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    US Government Moves to Regulate Development and Use of AI Models

    December 18, 2023

    The U.S. President Joe Biden signed an Executive Order, dated October 30, 2023, to ensure safe, secure, and trustworthy development and use of artificial intelligence (AI). This Order was followed soon after by a draft memorandum from the Office of Management and Budget (OMB), the comment period for which ended on December 05, 2023. The OMB memorandum provides implementation guidance for the federal agencies to manage AI risks and mandate accountability while advancing innovation in AI. The speculation is that other policymakers—from Congress to the U.S. states—can use these documents as a guide for future action in requiring accountability in the use of AI.

    The White House, in May 2023, had issued a request for input on the U.S. national priorities and future actions on AI. The resulting comments from the public informed the development of the AI Executive Order and other executive actions. Both the Executive Order and the draft OMB memo also build on the earlier Biden administration efforts like the Blueprint for an AI Bill of Rights (released in October 2022) and the AI Risk Management Framework from the National Institute of Standards and Technology or NIST (released in January 2023). Both the documents set up mandates for accountability and for the federal government to be a model for accountable AI. The Executive Order directs federal agencies to develop additional guidance, which we are likely to see over the next year.

    The Executive Order sets out several guiding principles and priorities, including standards to promote AI safety and security, consumer and worker protection, data privacy, equity and civil rights, innovation, competition, and responsible government use of AI. The Order defines AI systems broadly and is not just limited to generative AI. The Order impacts any machine-based system that supports predictions, recommendations, or decisions and addresses policies on the following key aspects, among many others:

    • Tasks U.S. Agencies to create standards to protect against AI misuse, for example, mandating NIST to create standards to test AI models before public release and OMB to issue guidance to federal agencies for labeling and authenticating official US government content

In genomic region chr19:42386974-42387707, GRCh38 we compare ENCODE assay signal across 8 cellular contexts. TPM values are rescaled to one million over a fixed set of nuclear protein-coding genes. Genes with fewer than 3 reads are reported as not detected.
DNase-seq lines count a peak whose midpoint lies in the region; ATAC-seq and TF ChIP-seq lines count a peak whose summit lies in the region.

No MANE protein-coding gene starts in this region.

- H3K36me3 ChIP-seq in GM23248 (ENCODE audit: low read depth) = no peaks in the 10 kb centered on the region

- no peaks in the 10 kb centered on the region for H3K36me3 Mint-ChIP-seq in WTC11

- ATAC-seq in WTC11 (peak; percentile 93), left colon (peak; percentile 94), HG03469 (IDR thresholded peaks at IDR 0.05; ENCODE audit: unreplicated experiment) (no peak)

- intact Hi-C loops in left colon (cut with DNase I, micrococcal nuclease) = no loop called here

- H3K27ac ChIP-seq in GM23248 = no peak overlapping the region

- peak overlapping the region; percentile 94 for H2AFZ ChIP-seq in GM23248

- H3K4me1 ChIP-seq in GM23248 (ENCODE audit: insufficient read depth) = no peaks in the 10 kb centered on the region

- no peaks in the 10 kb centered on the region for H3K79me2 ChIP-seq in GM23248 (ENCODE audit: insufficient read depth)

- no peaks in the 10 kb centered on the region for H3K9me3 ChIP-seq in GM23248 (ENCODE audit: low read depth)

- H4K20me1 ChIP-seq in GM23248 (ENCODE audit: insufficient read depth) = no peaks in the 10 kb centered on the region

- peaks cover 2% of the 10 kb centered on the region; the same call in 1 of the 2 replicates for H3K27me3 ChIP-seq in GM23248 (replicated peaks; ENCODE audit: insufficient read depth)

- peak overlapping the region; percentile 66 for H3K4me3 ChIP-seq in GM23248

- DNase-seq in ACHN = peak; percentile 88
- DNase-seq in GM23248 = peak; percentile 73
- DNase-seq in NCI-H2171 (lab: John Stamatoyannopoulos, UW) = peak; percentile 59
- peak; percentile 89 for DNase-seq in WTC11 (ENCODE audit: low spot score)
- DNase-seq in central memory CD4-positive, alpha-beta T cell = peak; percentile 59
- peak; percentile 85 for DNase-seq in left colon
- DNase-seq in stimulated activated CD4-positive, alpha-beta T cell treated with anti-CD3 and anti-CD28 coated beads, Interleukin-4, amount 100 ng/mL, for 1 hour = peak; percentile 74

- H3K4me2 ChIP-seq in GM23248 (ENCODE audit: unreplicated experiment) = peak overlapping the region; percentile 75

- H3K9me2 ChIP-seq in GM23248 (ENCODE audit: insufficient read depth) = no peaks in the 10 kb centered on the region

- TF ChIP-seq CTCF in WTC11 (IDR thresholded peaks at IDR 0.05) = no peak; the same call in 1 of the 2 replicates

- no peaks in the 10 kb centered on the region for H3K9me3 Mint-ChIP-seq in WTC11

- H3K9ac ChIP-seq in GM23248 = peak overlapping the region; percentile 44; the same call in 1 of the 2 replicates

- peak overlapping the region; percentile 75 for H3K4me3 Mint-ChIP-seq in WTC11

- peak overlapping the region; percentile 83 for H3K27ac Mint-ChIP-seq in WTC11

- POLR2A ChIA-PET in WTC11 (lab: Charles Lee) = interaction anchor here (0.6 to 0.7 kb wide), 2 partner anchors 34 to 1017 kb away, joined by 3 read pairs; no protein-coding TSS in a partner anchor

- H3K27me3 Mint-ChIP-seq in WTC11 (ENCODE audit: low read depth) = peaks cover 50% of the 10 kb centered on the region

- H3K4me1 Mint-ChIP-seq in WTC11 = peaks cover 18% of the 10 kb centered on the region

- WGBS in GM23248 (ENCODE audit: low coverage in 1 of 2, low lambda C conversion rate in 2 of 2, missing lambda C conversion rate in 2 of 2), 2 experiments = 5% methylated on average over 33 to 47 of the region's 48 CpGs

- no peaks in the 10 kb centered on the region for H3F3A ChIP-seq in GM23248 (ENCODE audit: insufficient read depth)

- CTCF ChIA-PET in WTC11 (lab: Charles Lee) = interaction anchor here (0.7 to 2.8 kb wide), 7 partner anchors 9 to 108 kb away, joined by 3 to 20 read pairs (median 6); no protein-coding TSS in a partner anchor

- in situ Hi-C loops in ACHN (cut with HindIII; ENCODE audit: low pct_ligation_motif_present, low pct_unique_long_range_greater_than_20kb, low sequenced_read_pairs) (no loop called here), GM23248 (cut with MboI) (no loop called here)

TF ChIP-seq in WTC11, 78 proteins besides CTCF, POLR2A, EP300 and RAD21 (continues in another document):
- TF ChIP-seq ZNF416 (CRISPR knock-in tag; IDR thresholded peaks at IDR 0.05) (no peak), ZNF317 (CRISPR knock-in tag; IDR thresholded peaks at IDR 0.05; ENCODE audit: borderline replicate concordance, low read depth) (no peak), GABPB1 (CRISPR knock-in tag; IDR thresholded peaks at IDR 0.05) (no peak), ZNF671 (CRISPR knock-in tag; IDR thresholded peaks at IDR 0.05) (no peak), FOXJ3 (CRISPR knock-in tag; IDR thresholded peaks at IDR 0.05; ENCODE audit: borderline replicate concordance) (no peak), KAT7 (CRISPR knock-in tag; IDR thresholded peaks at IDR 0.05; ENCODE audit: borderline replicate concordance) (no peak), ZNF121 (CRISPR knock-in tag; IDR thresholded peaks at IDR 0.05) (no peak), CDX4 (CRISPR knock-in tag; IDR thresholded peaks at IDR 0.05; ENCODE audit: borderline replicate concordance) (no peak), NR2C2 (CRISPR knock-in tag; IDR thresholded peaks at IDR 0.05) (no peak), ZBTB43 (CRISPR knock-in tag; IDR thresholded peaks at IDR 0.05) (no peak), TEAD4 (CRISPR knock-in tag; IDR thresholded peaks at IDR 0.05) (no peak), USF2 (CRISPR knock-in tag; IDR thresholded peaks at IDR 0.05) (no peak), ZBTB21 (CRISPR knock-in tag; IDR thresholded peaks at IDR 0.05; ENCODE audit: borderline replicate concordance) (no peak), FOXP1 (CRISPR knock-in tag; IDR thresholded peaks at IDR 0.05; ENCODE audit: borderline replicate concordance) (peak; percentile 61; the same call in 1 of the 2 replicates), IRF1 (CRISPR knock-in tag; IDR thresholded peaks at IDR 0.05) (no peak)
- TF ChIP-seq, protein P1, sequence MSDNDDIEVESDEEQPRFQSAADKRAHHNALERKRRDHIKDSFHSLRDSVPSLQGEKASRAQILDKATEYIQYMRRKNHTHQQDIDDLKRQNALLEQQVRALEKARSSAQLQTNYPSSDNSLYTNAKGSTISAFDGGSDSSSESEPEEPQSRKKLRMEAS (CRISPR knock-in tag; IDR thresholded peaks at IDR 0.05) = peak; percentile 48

• Focuses on “red-teaming“ as the testing methodology, requiring private companies to preemptively test their models for specific safety concerns
    • Requires developers of large AI models to test and report the resulting documentation of safety testing practices and results to the federal government
    • Directs the Department of Commerce to develop guidance for content authentication and watermarking to clearly label AI-generated content (Meanwhile, AI companies, such as OpenAI, Alphabet, and Meta Platforms, have voluntarily agreed to watermark AI-generated content.)
    • Aims to establish an advanced cybersecurity program to develop AI tools to find and fix vulnerabilities in critical software
    • Seeks to “strengthen United States leadership of global efforts to unlock AI’s potential and meet its challenges” by focusing on expanding bilateral, multilateral, and multi-stakeholder engagements to collaborate on AI and accelerating development and implementation of vital AI standards with international partners to solve global challenges

    In general, the market views on this Order vary considerably. Certain market participants welcomed this Executive Order while others noted that the Order is vague, depends on goodwill of large technology firms, or takes a political stand, instead of formulating concrete rules. It is also being highlighted that such Executive Orders are not as stable or concrete as a legislation, since future administrations may reverse these.


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    Keywords: Americas, US, Regtech, Fintech, Suptech, Artificial Intelligence, Executive Order, OMB, NIST, Department of Commerce, White House

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